Tagged: Academic libraries, academic research, ALIA, collaboration, Future, information need, issued based reflection, librarianship, LIS profession, professional development, support, university libraries, week 11
October 11, 2015 at 10:01 pm #2463Shannon FranzwayParticipant
The future of research support – from accommodation to collaboration
Perhaps I live under a rock, but I was completely unaware that the reputations of Australian universities sits so squarely with research excellence. This weeks’ readings opened my eyes of course and there’s a whole area of academic librarianship I have not yet considered as a potential career path. So many librarianship specialties, so little time!
So, research excellence doesn’t happen within a vacuum – researchers need support. Enter the latest librarianship specialty – research support, an increasingly important strategic activity in Australian university libraries.
Mamtora’s survey identified that no matter the stage of career a researcher is at, help and assistance is needed. Keller describes a current picture of the support services research librarians currently provide within Australian universities, however Keller also acknowledges the research landscape is constantly changing, therefore the research librarian needs to continually update their skills to ensure researcher’s needs are being met.
There’s conjecture as to what research support will look like in future. An ALIA discussion paper proposes a university library scenario in 2025 where we will see academics reliant on partnerships with library and information professionals to assist with their research and information skills base. ALIA has also published a Future of the LIS Profession document where they support the idea of library and information professionals in universities taking a far greater role in research. This might take the form of making research outputs more accessible or becoming part of the research team itself. Also in this report, ALIA identifies their commitment to ALIA PD and training to help library and information professionals further develop the skills they need to support academic research.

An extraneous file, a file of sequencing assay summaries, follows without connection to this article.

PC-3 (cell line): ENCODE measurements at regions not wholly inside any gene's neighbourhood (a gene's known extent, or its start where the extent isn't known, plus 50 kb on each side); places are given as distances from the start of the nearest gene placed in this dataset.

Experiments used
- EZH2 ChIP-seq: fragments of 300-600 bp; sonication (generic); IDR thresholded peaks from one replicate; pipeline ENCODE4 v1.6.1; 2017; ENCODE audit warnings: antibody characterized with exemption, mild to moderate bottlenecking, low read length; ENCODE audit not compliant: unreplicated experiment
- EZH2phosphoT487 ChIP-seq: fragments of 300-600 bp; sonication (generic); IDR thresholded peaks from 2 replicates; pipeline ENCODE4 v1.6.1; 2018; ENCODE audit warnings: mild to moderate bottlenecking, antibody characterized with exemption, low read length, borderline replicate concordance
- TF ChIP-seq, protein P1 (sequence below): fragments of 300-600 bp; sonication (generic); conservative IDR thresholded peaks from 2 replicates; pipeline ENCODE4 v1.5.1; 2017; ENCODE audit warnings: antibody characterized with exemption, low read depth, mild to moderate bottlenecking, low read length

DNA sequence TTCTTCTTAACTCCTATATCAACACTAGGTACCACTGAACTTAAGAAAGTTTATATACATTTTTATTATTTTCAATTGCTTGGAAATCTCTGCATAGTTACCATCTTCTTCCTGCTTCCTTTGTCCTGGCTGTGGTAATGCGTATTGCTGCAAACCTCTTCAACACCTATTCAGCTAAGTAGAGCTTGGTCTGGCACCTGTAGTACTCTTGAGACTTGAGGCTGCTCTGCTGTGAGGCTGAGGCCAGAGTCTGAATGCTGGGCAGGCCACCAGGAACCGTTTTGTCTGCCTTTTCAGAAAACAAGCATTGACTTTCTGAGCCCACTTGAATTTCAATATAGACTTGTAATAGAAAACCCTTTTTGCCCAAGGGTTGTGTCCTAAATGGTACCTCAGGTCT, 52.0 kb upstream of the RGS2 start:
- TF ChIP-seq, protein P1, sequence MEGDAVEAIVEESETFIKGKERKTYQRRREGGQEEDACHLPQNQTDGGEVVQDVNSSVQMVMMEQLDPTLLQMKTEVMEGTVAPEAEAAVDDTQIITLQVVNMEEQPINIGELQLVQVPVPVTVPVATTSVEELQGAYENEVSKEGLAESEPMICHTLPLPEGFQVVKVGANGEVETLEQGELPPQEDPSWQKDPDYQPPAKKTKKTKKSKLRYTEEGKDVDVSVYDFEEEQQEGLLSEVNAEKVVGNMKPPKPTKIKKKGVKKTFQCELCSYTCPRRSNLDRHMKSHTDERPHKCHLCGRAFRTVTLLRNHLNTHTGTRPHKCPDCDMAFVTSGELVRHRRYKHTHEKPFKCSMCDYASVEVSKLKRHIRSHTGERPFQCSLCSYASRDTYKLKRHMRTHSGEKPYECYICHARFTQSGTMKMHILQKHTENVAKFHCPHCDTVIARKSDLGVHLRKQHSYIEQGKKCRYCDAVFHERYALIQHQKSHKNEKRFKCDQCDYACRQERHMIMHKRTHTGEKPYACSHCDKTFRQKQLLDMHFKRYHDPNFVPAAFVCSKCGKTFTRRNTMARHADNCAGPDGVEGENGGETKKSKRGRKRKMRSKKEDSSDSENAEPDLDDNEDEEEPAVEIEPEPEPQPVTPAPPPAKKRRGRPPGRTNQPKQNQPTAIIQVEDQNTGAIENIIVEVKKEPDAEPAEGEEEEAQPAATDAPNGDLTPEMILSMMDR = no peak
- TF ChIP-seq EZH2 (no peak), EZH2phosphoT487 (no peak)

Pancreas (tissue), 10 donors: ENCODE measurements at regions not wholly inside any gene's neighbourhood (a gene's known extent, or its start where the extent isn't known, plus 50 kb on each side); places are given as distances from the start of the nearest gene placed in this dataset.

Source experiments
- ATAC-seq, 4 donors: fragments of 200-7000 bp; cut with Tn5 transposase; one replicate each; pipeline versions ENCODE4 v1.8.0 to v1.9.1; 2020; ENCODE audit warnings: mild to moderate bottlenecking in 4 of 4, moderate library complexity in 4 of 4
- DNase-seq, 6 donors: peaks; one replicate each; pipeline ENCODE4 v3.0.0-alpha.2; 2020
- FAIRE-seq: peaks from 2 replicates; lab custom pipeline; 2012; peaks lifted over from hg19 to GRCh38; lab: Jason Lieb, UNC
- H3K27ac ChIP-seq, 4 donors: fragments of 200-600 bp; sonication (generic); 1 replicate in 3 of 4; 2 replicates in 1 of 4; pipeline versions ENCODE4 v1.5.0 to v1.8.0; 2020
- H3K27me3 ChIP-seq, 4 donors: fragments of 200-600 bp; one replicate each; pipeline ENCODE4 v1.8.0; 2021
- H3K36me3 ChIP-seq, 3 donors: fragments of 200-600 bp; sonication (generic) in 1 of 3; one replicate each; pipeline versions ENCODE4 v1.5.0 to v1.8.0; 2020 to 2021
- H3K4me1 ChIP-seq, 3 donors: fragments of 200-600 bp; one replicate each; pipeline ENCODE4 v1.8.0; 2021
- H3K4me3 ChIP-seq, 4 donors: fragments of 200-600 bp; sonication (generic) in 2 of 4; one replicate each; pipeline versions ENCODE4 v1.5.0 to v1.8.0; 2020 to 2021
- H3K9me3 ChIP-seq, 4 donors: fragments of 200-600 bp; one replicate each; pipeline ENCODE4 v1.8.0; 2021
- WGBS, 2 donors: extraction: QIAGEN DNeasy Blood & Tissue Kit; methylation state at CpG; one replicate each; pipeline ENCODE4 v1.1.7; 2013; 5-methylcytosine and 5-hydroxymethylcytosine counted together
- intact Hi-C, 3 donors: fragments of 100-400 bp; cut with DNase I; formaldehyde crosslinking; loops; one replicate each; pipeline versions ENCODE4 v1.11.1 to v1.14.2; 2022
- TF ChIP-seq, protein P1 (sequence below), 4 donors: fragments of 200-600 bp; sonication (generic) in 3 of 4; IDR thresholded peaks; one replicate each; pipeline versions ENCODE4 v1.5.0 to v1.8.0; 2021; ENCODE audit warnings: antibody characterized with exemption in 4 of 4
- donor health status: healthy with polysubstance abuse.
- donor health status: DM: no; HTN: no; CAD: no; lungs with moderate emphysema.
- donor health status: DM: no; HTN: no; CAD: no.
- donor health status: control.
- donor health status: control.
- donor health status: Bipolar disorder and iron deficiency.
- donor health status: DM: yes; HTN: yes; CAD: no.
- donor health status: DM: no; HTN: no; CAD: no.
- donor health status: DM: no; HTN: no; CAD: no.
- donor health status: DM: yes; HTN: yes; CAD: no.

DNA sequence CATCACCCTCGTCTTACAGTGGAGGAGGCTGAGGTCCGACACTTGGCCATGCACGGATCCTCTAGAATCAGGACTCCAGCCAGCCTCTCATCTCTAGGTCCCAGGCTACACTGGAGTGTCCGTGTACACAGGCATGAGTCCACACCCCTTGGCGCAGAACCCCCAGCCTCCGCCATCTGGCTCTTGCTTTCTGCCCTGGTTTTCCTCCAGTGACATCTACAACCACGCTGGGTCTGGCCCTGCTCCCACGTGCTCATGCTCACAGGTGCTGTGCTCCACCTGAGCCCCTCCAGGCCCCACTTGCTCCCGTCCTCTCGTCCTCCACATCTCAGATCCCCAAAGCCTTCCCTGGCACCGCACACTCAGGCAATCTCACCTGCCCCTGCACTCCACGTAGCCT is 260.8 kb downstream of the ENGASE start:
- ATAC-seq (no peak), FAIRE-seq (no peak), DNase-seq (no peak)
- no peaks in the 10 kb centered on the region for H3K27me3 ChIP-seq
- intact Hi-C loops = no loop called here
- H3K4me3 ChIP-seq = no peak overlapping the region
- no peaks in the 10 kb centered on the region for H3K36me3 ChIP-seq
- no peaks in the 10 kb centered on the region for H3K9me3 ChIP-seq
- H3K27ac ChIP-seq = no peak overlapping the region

I was very interested in the language used to discuss this topic, especially when @MysliwyL identified in the Twitter chat this week that currently there appears to be an implication of subservience. I find it encouraging and empowering that the discussion revolves around partnership, collaboration and reliance. In fact, Keller reports the contributions of librarians have successfully supported research proposals and earned money for their institution – nothing speaks louder than funding dollars, my fellow information professionals!
- This topic was modified 5 years ago by Shannon Franzway.
October 12, 2015 at 2:38 pm #2484Sarah RossParticipant
I was also particularly interested in the collaborative possibilities and the idea of the research librarian being part of a team. Keller was also interesting in that librarians in Oz were more proud of what they did, than what the collection held. In the European context this is understandable – but it also annoyed me by implying we don’t have any ‘history’ here in Oz. We do – it is just a different kind.
October 24, 2015 at 9:25 pm #2720Shannon FranzwayParticipant
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